Background: Pulmonary rehabilitation (PR) is a complex intervention, which can improve health related quality of life. Responses to PR vary and tools to predict individual patient responses are not developed. This study assessed the impact of perceived exertion levels on COPD patient's outcome from PR Methods: A retrospective analysis of COPD patients who completed 12 sessions of a standardized PR programme with GOLD grade II/III COPD with COPD Assessment Test (CAT) >10. Patients recorded their subjective exercise intensity perception by using a Modified Borg Scale for Perceived Dyspnoea (RPD) during each exercise. Results: 55 COPD patients (45% male), mean age 68.6 ± 9.96, BMI 26.49 ± 5.79 kg/m2. We found a negative correlation between RPD above 2.25 and improvement in the CAT score (p=0.007, r= - 0.469). CAT improvement was insignificant below 2.25 RPD level. Results were sub-categorised: category 1 Borg < 2.25 (ΔCAT improvement 3.57), 2: 2.25 to 3.25 (Δ 9.5) and 3 above 3.25 (Δ 5.42). Highest CAT improvement was observed in the category 2. In contrast, RPD above 3.25 showed a lower range of improvement. Scatter plot shows improvement in the CAT values for RPD values above 2.25.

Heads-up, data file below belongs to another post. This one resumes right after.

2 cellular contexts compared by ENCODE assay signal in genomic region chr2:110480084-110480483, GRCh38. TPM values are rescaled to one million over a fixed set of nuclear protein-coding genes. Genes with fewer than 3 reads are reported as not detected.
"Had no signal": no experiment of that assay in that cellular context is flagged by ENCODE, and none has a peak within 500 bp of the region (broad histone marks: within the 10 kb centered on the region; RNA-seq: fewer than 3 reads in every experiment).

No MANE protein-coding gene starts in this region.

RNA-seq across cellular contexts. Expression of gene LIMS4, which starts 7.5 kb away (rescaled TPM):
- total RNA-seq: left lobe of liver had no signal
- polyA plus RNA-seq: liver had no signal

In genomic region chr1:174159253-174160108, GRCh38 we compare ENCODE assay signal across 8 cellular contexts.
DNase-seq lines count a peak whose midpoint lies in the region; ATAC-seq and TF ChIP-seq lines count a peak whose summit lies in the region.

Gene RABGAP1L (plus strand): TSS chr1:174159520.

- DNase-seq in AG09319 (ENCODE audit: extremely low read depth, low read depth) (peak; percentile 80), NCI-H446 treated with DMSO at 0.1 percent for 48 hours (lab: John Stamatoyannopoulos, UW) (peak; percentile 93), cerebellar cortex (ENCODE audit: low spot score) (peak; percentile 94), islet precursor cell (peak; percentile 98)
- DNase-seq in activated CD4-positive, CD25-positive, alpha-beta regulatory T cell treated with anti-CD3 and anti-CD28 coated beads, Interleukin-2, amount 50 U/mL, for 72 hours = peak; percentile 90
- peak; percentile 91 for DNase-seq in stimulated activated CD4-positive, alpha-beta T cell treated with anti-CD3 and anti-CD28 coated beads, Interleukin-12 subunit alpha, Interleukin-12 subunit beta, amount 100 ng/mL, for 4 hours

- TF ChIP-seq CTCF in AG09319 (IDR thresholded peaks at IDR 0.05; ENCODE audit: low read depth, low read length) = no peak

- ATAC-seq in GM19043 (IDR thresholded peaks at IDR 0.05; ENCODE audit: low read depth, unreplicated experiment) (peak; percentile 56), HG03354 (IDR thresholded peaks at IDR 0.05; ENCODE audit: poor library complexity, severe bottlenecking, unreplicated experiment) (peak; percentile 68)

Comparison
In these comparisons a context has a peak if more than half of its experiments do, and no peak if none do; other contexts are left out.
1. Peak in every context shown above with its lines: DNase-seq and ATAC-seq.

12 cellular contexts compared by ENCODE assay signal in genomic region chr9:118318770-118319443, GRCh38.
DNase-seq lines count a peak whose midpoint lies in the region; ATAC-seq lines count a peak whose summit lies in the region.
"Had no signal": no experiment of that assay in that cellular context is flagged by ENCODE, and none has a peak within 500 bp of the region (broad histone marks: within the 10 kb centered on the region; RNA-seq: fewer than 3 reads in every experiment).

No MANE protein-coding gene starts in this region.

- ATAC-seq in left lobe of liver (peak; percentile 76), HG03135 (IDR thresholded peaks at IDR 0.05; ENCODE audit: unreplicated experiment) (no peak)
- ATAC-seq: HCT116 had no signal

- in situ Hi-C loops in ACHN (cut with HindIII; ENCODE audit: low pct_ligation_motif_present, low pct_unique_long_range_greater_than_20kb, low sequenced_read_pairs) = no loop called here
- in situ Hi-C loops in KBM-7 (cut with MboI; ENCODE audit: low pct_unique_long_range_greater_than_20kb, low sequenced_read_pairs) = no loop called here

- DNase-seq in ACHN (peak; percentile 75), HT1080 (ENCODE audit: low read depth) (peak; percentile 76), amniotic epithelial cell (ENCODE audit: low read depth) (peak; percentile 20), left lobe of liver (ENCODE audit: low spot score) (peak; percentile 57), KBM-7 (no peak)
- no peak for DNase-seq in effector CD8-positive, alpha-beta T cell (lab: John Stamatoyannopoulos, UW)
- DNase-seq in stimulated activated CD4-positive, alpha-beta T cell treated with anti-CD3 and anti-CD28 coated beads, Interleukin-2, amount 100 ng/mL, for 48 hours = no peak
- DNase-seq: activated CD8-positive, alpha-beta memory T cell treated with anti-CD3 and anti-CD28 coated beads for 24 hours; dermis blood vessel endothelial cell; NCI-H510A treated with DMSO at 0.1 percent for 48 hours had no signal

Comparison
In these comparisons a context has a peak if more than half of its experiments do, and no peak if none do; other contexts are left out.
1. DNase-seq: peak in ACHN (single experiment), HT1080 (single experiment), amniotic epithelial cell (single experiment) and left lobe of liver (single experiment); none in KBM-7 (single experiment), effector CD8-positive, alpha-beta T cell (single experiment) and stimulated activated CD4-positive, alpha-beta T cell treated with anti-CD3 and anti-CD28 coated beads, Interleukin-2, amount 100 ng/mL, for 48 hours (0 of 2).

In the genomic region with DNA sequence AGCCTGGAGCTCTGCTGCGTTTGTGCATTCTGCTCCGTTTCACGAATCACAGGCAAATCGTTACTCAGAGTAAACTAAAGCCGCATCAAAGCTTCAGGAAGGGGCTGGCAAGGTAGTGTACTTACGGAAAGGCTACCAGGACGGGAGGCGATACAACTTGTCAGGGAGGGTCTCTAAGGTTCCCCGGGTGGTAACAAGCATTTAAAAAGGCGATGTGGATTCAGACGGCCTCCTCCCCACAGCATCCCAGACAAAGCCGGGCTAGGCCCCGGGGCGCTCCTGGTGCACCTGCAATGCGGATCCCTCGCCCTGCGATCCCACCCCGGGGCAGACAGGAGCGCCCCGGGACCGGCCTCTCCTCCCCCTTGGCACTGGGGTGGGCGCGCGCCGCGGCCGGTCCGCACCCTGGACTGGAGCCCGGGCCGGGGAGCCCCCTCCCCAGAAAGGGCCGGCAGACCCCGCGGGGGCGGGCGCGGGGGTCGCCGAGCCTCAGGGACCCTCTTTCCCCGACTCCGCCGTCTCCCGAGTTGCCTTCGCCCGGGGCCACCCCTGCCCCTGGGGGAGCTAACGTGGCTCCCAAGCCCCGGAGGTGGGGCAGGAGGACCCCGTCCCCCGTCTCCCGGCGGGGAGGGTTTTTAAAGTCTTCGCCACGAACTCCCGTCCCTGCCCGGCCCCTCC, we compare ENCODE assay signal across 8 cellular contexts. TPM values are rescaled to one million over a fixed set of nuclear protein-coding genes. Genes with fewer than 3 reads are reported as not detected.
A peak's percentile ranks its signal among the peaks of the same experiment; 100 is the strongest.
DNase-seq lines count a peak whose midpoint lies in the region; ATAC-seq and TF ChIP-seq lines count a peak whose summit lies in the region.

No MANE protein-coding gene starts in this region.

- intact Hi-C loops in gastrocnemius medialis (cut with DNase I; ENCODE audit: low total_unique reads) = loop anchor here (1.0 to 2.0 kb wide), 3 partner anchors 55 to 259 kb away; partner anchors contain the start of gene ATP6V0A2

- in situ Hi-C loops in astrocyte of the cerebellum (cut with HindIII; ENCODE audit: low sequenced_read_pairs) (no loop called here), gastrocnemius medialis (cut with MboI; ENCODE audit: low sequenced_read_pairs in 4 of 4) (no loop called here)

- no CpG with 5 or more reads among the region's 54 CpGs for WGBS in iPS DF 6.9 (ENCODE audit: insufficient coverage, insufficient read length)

|Journal||European Respiratory Journal|
|Publication status||Published - 2015|